September 16, 2015 // Uncategorized

Campus ministry empowers college students to live out faith

As college campuses across the diocese welcome students this fall, the Office of Evangelization’s College Campus Ministry is up and running with its own sort of welcome. As a distinct presence on campus, Campus Ministry coordinators Emily VanFossen and Ash Scarbrough are working diligently to empower students to live their faith while they navigate the challenges and joys of college life.

Emily VanFossen

“Campus ministry is trying to build the kingdom of God,” says VanFossen. “We want to make sure these students are able to live their faith while they are in college. We want to help them deepen their faith or even find it if they haven’t yet.”

Scarbrough, new to this position this year, agrees adding, “It’s a chance to open our eyes to Jesus already being on campus and He’s trying to meet them where they’re at.”

It’s been estimated that 70 percent of students entering college practicing their Catholic faith, graduate and leave not practicing. To combat this statistic the campus ministry works diligently on seven northeastern Indiana campuses to offer students the opportunity to gather not only for Scripture study and sacraments but also support, fellowship and fun.

VanFossen coordinates Catholic groups, known as Newman groups, on four campuses — Manchester College, Trine University in Angola, Indiana University-Purdue University in Fort Wayne (IPFW) and Indiana Tech.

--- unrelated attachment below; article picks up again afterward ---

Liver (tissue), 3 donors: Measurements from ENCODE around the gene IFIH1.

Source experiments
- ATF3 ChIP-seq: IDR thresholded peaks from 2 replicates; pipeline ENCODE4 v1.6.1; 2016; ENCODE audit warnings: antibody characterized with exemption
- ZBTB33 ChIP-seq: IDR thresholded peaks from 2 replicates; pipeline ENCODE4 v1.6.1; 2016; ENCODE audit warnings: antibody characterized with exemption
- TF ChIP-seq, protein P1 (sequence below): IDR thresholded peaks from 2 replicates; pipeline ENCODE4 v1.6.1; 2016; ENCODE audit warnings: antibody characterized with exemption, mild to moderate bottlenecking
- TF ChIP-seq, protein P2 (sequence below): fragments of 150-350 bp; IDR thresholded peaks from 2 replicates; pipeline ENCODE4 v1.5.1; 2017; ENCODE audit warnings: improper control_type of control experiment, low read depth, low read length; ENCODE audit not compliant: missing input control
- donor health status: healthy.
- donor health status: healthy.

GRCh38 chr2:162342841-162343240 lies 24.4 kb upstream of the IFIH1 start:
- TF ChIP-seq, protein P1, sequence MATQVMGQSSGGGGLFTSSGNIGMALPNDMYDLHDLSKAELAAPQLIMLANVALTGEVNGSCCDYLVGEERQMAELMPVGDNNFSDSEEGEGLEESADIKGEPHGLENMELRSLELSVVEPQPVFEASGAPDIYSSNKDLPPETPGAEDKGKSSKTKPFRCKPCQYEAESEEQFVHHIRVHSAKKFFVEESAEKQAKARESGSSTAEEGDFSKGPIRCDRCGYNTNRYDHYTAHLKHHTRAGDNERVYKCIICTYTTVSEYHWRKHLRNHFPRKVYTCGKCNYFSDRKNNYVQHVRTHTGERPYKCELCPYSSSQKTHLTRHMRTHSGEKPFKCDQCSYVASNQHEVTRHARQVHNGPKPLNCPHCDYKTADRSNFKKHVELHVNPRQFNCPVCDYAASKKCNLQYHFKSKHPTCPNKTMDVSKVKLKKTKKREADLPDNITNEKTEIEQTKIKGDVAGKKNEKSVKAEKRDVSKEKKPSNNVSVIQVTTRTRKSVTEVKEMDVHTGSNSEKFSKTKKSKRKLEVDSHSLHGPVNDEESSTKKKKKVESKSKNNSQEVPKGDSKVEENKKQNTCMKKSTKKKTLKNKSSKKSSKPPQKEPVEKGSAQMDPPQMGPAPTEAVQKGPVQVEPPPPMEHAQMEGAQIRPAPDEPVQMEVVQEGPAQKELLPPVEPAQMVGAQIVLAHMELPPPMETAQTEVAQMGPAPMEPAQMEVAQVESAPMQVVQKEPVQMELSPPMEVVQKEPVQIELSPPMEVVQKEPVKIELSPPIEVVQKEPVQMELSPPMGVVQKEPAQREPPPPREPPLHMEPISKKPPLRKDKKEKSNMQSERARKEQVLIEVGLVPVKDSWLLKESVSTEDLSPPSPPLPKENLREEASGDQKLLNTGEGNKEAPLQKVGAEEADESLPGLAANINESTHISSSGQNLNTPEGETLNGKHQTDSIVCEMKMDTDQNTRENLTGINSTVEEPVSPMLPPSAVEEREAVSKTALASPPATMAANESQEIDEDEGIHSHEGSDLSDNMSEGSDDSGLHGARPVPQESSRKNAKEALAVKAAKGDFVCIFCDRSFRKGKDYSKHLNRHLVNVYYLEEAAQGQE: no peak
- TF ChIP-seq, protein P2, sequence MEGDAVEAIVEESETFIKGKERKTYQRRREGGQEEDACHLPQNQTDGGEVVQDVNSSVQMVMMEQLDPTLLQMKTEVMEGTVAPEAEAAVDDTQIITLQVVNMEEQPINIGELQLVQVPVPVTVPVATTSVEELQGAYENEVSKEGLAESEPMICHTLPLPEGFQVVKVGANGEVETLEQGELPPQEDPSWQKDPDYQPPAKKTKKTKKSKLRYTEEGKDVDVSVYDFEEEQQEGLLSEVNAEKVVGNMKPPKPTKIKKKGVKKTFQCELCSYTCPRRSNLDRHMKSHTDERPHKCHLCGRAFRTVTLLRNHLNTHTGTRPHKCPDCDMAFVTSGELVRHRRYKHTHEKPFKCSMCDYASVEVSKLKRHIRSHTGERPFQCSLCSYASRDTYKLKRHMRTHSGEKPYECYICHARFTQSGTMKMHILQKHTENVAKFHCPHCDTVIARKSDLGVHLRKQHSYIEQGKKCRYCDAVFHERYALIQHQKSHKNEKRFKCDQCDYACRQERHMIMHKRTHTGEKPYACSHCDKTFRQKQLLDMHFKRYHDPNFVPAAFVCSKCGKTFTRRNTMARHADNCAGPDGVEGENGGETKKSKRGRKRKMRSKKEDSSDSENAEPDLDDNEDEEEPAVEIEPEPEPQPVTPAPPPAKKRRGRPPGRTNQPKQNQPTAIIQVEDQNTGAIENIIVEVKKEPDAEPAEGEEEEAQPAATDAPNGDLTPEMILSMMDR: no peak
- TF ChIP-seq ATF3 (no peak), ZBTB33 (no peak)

Scarbrough covers Bethel College in Mishawaka, Indiana University at South Bend and Goshen College.

Together the two manage to meet with each campus student group, provide resources, coordinate Mass on campus or at a nearby church, facilitate Bible study discussions, work closely with each campus’ chaplain and much more.

Ash Scarbrough

According to Scarbrough, this generation is relational, so creating a faith community on each campus requires meetings for relationship building, as well as a connection on social media sites.

“It’s getting to know each other, our backgrounds and stories and where God has already been active in our lives,” says Scarbrough. “Then we give them a chance to step beyond that experience by bringing Mass to campus, by bringing priests and religious to campus.”

Though the ministers work to gather students to experience Mass together on campus, they also encourage involvement in a home or nearby parish.

“We try to create communities that are intentionally about going and being a part of a local parish,” says Scarbrough. “It helps bridge where they’re at to where they’re going to be spending the rest of their faith lives, which is attached to a local parish.”

Many of the local parishes encourage the university students to get involved with special Masses as well as Eucharistic Adoration.

Conventual Franciscan Father Bob Showers, chaplain for Trine University, notes that having the students involved at his St. Anthony of Padua Parish in Angola is equally as beneficial for the parish as it is for the students.

Other chaplains assigned currently are Father Tony Steinacker, pastor of St. John the Evangelist, for Goshen College; Father Tom Shoemaker, pastor of St. Therese Little Flower, for Bethel; Father David Ruppert, pastor of St. Anthony de Padua, for IUSB; and Father Andrew Curry, pastor of St. Robert Bellarmine, for Manchester College.